Omission on the part of one, modesty on the part of the other? Carter does not mention this interview in his diary… And, in his article entitled “The extraordinary treasure hunt” published in the “Nouvelles Littéraires – Spécial Toutankhamon”, of February 1967, Bernard Bruyère does not make any reference to it either, expressing, on the contrary, his surprise: “We were a little surprised to see him, at dawn on November 4, place his team at the foot of the Ghafir hut and start digging in front of the entrance from the tomb of Ramses VI “.
He also shares the memory of a lunch he attended at the Winter Palace in April 1922. At the end of the 1921-1922 excavation campaign, Lord Carnarvon had invited, in the presence of Pierre Lacau, director of the Service of Antiquities, the main Egyptologists present in Thebes… The speech the Lord gave then seemed to augur the end of his excavations in the Valley of the Kings…However, at the end of lunch, as an aside, after a discussion, visibly animated and passionate with their Reis, Carter and Carnarvon would have spoken with Pierre Lacau. The latter apparently admitted, “that the ten-year concession, from 1913 to 1923 granted to Carnarvon and Carter could, at a pinch, include a final campaign of excavations and that consequently works, would resume at the beginning of autumn “…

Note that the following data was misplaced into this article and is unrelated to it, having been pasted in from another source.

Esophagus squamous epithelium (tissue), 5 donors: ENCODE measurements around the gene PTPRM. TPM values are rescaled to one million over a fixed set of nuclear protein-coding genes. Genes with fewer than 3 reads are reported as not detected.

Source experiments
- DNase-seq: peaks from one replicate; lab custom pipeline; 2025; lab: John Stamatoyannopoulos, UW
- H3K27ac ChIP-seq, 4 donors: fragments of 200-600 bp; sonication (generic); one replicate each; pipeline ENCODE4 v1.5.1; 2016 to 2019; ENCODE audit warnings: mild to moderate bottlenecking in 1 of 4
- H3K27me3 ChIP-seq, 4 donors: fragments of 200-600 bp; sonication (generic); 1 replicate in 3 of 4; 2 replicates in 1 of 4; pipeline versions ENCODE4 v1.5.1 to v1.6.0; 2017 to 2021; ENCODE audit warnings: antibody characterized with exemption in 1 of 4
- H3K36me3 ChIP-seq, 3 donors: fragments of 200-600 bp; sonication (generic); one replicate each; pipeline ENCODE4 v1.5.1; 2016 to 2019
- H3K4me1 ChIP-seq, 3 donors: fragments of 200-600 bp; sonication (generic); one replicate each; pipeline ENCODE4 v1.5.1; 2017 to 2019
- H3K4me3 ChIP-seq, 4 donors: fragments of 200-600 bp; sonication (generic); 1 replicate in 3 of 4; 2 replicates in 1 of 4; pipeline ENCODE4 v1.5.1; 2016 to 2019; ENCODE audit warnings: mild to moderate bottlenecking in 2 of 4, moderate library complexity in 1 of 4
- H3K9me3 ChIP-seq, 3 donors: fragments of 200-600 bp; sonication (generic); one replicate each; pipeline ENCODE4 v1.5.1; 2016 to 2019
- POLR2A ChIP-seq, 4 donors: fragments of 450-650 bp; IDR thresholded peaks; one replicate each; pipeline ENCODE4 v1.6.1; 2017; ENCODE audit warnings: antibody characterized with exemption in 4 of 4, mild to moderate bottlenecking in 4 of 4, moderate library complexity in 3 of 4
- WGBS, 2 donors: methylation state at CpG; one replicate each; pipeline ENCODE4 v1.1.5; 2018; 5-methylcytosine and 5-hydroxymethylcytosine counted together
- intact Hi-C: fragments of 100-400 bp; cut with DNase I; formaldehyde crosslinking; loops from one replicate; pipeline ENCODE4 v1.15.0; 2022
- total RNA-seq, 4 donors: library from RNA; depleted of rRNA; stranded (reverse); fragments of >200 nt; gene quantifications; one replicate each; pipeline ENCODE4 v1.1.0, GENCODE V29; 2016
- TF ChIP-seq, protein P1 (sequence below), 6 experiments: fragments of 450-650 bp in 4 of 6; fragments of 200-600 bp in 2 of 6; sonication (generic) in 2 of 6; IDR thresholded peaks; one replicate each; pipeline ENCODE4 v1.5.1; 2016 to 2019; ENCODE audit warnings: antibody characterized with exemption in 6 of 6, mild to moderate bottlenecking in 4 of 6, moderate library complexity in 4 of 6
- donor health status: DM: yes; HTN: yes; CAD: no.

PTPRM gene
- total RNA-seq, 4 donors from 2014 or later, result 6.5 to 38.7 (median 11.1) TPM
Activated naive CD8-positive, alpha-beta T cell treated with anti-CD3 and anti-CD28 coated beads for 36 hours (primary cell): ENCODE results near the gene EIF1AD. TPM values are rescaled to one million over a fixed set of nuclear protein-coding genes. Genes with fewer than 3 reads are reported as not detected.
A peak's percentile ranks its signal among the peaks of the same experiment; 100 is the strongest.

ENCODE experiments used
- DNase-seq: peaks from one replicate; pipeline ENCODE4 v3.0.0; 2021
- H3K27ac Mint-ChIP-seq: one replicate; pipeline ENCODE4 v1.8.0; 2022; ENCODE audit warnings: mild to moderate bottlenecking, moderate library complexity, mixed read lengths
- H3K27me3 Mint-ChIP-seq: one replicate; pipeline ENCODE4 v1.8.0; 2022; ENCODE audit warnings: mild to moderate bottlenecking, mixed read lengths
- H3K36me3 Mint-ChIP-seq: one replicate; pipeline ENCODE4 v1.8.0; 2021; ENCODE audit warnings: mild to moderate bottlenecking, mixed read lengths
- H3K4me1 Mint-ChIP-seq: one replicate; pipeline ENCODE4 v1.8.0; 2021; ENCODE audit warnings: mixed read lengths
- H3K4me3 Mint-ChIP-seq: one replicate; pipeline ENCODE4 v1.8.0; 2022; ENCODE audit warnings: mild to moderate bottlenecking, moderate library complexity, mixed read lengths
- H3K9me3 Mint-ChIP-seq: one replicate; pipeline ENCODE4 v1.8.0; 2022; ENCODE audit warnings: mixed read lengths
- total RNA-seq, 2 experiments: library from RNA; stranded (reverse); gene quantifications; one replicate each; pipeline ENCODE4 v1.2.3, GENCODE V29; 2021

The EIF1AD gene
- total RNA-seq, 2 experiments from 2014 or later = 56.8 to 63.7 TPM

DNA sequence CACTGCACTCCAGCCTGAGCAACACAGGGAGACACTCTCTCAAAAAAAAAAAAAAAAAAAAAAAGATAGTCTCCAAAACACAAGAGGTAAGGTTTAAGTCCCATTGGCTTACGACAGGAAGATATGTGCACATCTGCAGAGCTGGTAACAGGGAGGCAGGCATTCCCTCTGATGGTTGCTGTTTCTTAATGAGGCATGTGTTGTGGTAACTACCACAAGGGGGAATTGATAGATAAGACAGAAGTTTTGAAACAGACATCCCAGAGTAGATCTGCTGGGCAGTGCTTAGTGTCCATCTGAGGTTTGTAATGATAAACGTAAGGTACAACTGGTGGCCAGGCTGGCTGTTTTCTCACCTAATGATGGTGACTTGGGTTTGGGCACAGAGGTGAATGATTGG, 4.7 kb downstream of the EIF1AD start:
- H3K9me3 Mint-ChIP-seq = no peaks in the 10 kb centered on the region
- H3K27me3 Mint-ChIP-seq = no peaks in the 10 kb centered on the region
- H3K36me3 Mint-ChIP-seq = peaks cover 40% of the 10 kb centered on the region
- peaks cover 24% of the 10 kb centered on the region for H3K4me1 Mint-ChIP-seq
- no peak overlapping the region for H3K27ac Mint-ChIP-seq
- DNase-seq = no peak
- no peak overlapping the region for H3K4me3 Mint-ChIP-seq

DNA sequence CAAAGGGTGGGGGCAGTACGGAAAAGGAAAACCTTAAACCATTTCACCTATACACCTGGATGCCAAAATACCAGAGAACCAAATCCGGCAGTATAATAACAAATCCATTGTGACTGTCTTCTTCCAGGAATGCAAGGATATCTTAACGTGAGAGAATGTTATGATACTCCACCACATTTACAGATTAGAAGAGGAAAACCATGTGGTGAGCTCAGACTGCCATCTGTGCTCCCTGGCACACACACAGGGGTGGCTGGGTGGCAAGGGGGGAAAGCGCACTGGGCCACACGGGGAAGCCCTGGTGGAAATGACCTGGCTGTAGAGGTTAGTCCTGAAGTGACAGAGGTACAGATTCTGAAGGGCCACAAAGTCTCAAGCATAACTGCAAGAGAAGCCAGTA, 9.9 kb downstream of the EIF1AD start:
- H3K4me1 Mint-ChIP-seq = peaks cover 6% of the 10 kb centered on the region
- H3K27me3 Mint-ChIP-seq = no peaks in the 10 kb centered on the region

If we become aware of these waltzes-hesitations that reigned then, we can only realize that it was very near that the tomb of the young king would never be discovered at that time …
Excavation journals and diaries made by Howard Carter and Arthur Mace
Howard Carter’s excavation diaries (transcripts and scans)
1st Season, October 28th 1922 to May 30th 1923
© The Griffith Institute, University of Oxford